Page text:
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Cricket Umpires: Bye, Bye Bucknor - you deserved better

Profiles RSS / / 02 March 2009 /

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As the world's most famous cricket umpire Steve Bucknor prepares to bow out of cricket, Andrew Hughes looks back at a career that wasn't quite perfect, but was pretty damn good.

The Third Test in Cape Town will be Steve Bucknor's swansong in the white coat. The man who has officiated in five World Cup finals and more Test matches than any other umpire has bowed to the inexorable force of age and a sustained campaign of hostility from certain corners of the globe. Even a man as thick-skinned as the phlegmatic Jamaican can only withstand the slings and arrows for so long before the scars begin to take their toll. And at the age of sixty-two, he can be forgiven if some of the enthusiasm for a role he first took on all those years ago in Montego Bay has drained away.

That a man as dedicated and long-serving as Bucknor deserved better, from cricket boards, from the media and above all from his employers, the ICC, is beyond dispute. How will he be remembered? Undoubtedly he will be forever associated with the unpleasant Sydney Test match, just as Daryl Hair will be forever pictured in people's minds removing the bails at the Oval amidst a storm of recrimination. Both men did what they felt was right at the time. Neither has been proven to have acted with malice, or out of bias.

Whilst the ICC fiddle about with referral systems, the umpires have been left trying to reconcile two mutually exclusive principles. On the one hand is the idea that the umpire's decision is final. On the other, the modern belief that accuracy of decision making is everything. A combination of intensive television analysis and the lack of restraint shown by people in positions of power, both in the media and various cricket boards, all of whom should know better, has brought us to the present situation where it is deemed unacceptable for any umpire to make any mistake.

It is also Bucknor's misfortune that his mistakes have been high-profile ones. He was the senior on-field umpire at the 2007 World Cup Final when the rules on bad light were incorrectly interpreted. For that, he was suspended after a review. The ICC got that one correct. But a few months later, after the Sydney debacle, they got it wrong. A series of errors, including his failure to detect a big edge from Andrew Symonds outraged the Indians. Old grievances were wheeled out and once more it was alleged, without foundation, that Bucknor was biased against India. Rather than reviewing his performance at the end of that series, after the dust had settled, the ICC buckled under pressure and removed him from the next Test in Perth.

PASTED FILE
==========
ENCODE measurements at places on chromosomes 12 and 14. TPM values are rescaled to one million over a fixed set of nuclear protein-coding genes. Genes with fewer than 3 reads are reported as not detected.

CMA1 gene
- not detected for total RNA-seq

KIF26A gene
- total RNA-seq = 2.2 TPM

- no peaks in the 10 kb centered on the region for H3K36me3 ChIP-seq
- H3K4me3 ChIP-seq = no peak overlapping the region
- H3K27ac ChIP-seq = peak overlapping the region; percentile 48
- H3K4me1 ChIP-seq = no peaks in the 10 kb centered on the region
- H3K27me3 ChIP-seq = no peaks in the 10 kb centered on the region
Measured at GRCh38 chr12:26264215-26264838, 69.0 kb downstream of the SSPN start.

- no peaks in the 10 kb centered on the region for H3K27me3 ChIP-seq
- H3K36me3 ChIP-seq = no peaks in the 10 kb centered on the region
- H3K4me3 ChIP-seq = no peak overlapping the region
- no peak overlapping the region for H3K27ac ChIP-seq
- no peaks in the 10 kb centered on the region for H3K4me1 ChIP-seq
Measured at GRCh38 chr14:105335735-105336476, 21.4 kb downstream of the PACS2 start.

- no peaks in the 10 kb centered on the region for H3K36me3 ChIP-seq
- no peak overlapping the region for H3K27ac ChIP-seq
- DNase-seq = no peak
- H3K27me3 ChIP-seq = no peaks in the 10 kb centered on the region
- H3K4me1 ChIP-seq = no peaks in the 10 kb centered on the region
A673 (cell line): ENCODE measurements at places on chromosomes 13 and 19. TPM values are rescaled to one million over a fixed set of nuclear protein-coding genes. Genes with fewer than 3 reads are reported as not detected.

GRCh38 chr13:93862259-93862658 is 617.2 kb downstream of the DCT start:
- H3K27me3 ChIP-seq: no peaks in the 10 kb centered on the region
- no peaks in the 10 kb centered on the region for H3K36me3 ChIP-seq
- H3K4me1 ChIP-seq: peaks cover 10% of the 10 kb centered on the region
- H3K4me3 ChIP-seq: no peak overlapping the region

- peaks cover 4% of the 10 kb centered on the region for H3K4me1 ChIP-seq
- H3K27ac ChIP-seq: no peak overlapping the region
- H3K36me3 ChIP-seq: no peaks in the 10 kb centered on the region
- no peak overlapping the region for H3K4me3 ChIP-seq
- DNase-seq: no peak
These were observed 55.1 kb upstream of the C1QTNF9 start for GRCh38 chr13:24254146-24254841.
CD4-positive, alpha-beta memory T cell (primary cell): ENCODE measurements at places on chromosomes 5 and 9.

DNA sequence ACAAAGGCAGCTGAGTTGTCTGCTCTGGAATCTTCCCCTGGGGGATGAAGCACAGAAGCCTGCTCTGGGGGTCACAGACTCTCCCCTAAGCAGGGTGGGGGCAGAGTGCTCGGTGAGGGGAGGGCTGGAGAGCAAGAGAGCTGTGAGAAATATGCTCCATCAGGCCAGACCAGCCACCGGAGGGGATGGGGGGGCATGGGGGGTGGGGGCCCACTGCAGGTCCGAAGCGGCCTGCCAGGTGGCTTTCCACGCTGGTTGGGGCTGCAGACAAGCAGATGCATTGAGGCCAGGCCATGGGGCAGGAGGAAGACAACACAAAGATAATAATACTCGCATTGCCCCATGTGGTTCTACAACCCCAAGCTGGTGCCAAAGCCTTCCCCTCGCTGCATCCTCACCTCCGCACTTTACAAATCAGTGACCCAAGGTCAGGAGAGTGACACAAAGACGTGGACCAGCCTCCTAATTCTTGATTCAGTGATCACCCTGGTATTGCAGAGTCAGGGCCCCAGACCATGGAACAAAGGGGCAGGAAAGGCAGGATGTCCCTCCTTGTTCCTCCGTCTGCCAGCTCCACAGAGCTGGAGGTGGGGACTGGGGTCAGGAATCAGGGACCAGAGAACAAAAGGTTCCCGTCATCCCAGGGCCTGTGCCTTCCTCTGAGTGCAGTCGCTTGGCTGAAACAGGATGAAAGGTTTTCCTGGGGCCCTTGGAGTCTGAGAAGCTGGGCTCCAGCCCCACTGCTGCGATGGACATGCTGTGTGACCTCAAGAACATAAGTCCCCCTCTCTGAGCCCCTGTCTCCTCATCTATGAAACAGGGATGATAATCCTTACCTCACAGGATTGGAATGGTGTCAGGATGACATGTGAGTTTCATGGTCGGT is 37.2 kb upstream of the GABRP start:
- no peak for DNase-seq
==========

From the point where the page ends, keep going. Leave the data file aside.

Bucknor has borne much during his long career. His effigy has been burnt so many times on the sub-continent that they must be on sale at street stalls. He has been called biased, racist, incompetent and worse. He has weathered all this with the same insouciance with which he has met every hysterical appeal and disbelieving glare, a calmness of manner no doubt honed during his time as a football referee - of some distinction - and as a teacher of mathematics. The long pause that accompanied his decision making was once regarded as an example for all umpires to follow. The pause was a menacing one for batsmen, as it was often followed by a gentle nod of the head and the slow raising of the Bucknor finger.

Bucknor is one of my favourite umpires. I think he is up there with David Shepherd and the Indian Srinivasaraghavan Venkataraghathan as the best of the modern era. Though it is possible that age has caught up with him, that he is no longer quite as sharp as he was, he deserved better than to be hounded out of the game by people who are unable to accept that sometimes decisions go against them and that when human beings are in charge of events, they sometimes make mistakes.

In a few years time, when all decisions are made by a man in a booth in the pavilion, people might look back on the current crop of umpires and wonder how they ever coped. Maybe then, Steve Bucknor will finally get the credit he deserves. He wasn't perfect, but he was one of the best.

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